(Credit to John Muir for the title quote, which is worth reading in its full length.)
The other day, I got off a bus in Belfast, ran to the chip shop, hurried on to Tesco for some tartar sauce and a can of Irn-Bru, and then set off for the highest of the hills to the north of the city. I had noticed it when heading out of town that morning – the ridge line like a giant, reclining face in profile, said to have inspired Swift’s Gulliver’s Travels, is hard to miss – and I had been itching to hike to the top. With the warm fish in my bag serving the insulating role of my disused jacket, I checked the clock again, reckoning the long hours of sunlight would leave me enough time to make it up and back in time to catch the last bus back to Dublin. An hour and a half’s trek later, I reached the summit, where my fish-warmed, perspiring self quickly cooled off in the prevailing wind. Hunkering down in the lee of a bit of rock, I ate dinner overlooking the whole of Belfast and beyond, feeling on top of the world and reflecting on why I can never resist the opportunity to climb the biggest hill in a new place.
Tibidabo in Barcelona, Arthur’s Seat in Edinburgh, and Binn Dá Charraig here in Dublin, are just some of the other hills that have drawn me irresistibly towards their tops over the years. Sure, Montjuïc has a fortress, and the limestone “pavement” above Conistone is neat to see, but those attractions are generally only a small part of the point. The feeling of conquering the hill, of being on top of the world, factors in as well, but I could walk out my back door at home and get the same. It’s about taking in the views, seeing a whole city laid out before you, imagining its history, its building, visualizing where you’ve walked and have yet to explore. Sure, you could just consult the satellite view on Google maps, but the live version from the hilltop is much more interesting. There's also usually a certain peace up there, away from the bustle of the city, provided you can hear your own thoughts over the wind.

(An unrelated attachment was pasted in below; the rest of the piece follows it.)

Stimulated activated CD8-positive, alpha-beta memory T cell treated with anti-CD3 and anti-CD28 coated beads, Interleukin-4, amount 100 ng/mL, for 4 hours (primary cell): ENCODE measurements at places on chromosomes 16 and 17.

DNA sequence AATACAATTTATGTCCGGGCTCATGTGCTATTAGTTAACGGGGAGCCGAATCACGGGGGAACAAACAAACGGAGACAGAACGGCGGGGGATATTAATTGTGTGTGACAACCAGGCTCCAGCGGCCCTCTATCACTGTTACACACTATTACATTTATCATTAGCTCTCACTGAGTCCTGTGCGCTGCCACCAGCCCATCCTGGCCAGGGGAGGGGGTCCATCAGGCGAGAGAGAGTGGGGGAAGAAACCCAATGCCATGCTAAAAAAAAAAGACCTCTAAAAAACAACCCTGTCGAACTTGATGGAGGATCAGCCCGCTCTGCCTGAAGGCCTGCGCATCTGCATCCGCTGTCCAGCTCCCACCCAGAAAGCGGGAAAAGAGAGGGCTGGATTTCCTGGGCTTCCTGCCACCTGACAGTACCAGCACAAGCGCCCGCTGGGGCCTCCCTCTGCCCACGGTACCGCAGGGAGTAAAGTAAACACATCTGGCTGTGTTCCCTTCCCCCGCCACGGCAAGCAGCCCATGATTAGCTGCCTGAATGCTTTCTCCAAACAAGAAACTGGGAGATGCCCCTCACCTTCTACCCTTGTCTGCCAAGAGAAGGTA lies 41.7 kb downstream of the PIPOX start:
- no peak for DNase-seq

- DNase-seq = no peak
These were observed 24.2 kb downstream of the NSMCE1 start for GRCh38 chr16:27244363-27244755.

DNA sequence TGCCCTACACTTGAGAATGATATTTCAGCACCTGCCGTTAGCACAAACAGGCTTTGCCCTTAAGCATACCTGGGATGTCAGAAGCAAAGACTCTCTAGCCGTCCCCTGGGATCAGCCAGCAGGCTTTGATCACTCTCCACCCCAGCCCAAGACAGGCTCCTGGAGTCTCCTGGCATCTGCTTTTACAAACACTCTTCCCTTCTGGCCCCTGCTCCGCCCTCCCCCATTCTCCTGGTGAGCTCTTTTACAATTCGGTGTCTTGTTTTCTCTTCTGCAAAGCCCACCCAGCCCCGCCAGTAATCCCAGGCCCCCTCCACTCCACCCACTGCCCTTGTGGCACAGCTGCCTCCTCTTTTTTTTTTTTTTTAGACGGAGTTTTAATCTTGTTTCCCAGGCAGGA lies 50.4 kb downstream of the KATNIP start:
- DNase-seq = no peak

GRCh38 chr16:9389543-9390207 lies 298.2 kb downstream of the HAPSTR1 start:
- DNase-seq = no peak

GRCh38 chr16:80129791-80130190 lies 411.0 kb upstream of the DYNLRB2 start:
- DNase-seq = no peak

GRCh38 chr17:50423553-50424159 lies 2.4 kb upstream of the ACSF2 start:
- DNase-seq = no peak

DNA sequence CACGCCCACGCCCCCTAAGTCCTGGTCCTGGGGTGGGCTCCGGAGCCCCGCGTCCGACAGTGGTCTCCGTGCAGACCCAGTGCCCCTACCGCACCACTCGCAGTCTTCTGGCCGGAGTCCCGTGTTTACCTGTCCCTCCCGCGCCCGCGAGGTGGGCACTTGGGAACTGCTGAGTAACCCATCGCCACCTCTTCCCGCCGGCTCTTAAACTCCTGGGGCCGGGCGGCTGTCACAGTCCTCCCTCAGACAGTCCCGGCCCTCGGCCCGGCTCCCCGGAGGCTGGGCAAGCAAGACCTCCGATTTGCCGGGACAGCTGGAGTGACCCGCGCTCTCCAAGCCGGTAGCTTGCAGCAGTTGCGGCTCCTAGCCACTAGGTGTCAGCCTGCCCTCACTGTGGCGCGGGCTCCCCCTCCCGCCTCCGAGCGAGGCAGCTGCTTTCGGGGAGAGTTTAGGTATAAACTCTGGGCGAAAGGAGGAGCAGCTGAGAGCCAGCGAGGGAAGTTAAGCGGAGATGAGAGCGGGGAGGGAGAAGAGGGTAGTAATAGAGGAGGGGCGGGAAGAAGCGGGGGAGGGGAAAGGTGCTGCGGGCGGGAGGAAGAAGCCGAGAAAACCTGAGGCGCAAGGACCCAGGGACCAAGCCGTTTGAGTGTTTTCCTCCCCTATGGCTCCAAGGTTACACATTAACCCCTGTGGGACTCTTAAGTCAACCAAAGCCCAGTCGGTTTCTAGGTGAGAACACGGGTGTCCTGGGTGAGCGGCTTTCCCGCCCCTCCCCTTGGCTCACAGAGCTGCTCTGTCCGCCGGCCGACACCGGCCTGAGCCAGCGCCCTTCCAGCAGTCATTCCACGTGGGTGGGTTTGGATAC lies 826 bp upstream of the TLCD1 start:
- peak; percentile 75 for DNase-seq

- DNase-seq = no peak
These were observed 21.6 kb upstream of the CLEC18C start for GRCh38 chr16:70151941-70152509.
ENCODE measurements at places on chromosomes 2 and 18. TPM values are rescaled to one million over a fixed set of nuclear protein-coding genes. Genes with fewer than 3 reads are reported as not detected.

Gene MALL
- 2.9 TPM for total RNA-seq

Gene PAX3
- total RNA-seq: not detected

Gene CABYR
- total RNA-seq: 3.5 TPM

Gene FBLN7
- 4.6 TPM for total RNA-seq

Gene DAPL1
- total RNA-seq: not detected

For me, it’s easy to get lost in the history, gazing out over the panorama. Overlooking Dublin the other week, I could practically hear the voices of past professors recounting the Battle of Clontarf or the 1916 Easter Rising as my eyes wandered from the northeast down to the GPO. Imagining the history counterposed with the city’s modern form, I found myself humming the melody of “The Rare Auld Times” under my breath almost without realizing it. My home town is more than 1,000 years younger than Dublin, and I feel like I could happily play historical catch-up here for a long time. But I’ve only got so much time left here (this time around, at least), and I plan to make the most of it. Closing my eyes, I picture the view from the top of the hill, envisioning mental markers on the places I have yet to visit, the things I have yet to see. In a few weeks, maybe I’ll hike back up to the top of Binn Dá Charraig and take it all in once more before I leave.
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<p>My name is Sam Wherley. I grew up in central Pennsylvania, but I have had the good fortune to study and travel abroad several times, including two semesters and a Fulbright in Spain as well as trips with my college choir and family through Europe and elsewhere. I am now pursuing a Master's of International Affairs at Penn State University and I am thrilled to be in Dublin this summer with IES. I cannot overemphasize the value of my experiences abroad and the enthusiasm with which I encourage others to study abroad.</p>